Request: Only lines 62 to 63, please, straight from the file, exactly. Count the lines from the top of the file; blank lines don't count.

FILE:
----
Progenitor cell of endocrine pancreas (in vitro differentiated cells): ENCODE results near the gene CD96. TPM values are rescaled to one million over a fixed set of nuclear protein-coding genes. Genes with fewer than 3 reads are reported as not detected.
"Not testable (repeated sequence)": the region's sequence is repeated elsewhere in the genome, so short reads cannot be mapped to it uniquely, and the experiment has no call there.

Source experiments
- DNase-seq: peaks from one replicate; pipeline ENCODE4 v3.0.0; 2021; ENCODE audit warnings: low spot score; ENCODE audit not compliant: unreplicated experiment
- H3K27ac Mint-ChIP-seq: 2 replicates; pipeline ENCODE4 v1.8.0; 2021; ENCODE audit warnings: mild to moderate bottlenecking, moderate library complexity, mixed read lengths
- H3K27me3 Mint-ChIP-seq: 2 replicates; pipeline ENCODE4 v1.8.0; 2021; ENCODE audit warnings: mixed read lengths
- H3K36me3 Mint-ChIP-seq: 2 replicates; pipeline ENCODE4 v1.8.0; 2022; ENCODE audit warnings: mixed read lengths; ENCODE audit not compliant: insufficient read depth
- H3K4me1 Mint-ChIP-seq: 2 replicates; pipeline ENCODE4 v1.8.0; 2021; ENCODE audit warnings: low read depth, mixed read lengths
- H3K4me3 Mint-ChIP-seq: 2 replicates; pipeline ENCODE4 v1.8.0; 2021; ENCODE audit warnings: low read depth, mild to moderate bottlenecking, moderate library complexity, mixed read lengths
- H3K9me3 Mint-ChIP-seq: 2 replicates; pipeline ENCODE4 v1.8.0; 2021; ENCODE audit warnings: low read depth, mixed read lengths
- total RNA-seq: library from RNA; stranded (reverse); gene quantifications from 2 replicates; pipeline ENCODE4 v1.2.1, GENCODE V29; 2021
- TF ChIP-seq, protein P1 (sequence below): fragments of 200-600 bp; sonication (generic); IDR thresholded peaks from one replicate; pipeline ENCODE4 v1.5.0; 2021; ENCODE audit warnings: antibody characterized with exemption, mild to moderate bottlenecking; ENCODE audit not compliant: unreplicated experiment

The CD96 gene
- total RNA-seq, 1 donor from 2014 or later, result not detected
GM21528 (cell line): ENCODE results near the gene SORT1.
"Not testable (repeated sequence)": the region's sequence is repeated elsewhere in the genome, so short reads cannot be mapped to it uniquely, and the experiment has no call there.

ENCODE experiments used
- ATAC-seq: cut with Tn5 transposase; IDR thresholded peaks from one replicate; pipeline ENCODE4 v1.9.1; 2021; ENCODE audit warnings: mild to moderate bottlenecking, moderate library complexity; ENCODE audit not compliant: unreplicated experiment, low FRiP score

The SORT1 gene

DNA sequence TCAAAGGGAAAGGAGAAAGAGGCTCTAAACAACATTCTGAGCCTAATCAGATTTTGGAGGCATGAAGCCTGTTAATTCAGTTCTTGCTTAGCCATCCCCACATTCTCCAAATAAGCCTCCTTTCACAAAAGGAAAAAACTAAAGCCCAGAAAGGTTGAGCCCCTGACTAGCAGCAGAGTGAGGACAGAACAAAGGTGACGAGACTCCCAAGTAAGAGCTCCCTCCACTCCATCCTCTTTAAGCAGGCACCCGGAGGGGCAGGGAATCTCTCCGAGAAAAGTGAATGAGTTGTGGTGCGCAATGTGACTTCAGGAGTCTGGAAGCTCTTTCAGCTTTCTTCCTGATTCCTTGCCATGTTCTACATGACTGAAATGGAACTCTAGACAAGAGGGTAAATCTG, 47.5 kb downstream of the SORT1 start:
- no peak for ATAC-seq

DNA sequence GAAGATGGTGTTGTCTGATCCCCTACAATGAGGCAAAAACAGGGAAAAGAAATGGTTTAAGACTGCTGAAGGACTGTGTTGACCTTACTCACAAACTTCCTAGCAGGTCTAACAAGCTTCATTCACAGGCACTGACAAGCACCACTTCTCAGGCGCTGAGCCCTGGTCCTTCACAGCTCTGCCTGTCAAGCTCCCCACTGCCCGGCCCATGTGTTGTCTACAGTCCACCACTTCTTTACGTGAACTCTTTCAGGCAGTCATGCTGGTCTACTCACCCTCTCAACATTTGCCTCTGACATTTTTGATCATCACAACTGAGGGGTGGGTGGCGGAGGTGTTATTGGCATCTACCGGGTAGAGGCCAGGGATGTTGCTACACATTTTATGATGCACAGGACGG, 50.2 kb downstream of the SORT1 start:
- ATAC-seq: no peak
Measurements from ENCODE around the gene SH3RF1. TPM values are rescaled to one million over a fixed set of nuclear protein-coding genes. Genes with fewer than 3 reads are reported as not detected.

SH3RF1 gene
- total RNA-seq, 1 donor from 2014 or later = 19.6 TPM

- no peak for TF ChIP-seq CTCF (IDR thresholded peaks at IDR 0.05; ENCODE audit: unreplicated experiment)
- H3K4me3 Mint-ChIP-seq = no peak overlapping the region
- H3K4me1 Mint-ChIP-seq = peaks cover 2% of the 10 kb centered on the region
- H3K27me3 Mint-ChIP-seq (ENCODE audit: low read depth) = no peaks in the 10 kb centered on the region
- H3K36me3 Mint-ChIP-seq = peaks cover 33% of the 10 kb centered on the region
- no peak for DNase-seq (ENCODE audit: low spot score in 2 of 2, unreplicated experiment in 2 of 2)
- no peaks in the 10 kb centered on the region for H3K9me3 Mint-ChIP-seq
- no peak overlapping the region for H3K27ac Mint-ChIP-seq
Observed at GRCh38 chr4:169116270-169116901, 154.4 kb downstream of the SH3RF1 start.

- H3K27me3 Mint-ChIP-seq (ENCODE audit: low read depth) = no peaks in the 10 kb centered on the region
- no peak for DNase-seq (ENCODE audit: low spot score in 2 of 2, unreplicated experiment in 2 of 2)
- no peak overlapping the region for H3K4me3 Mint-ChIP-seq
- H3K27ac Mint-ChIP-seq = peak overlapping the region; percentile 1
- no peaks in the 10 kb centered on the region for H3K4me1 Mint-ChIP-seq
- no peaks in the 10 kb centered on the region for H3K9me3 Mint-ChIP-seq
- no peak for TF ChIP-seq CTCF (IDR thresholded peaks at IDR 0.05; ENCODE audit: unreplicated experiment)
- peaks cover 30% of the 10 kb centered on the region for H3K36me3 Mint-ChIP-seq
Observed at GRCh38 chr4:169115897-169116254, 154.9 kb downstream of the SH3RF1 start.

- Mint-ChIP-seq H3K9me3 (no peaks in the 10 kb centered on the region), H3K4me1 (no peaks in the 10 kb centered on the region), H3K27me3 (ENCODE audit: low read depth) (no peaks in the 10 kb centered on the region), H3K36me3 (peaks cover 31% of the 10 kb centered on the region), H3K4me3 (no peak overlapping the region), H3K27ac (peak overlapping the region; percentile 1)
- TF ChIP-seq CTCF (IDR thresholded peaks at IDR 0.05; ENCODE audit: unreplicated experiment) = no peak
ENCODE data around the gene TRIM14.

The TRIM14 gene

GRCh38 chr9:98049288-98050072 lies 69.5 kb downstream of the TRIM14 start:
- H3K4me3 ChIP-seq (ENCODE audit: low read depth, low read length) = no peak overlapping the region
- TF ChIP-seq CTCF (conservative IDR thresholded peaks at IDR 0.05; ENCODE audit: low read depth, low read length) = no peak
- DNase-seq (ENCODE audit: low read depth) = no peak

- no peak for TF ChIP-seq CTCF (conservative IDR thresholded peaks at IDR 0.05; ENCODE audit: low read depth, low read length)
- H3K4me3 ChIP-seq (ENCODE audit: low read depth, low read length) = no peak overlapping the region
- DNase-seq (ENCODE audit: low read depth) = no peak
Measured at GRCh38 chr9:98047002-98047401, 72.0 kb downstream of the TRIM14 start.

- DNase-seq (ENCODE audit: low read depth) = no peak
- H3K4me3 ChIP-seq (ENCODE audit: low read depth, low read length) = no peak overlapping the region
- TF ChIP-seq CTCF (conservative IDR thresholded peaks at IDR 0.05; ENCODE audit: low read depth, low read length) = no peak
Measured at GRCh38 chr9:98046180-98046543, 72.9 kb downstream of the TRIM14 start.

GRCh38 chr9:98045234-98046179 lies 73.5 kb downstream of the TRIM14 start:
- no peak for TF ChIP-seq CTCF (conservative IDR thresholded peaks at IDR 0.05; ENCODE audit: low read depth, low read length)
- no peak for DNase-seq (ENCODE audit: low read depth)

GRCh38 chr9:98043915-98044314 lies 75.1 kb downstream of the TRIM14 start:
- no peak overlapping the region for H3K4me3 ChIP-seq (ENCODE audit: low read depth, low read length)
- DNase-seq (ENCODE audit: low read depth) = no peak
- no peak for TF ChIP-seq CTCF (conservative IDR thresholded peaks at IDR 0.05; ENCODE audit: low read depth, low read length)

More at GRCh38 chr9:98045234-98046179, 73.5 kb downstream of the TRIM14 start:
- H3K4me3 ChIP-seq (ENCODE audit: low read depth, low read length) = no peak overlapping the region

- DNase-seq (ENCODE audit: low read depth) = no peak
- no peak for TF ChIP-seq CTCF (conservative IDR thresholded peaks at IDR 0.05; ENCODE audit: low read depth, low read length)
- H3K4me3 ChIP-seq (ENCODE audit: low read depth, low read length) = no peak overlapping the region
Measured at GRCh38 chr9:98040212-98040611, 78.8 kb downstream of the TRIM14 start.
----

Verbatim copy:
- no peak for TF ChIP-seq CTCF (conservative IDR thresholded peaks at IDR 0.05; ENCODE audit: low read depth, low read length)
- no peak for DNase-seq (ENCODE audit: low read depth)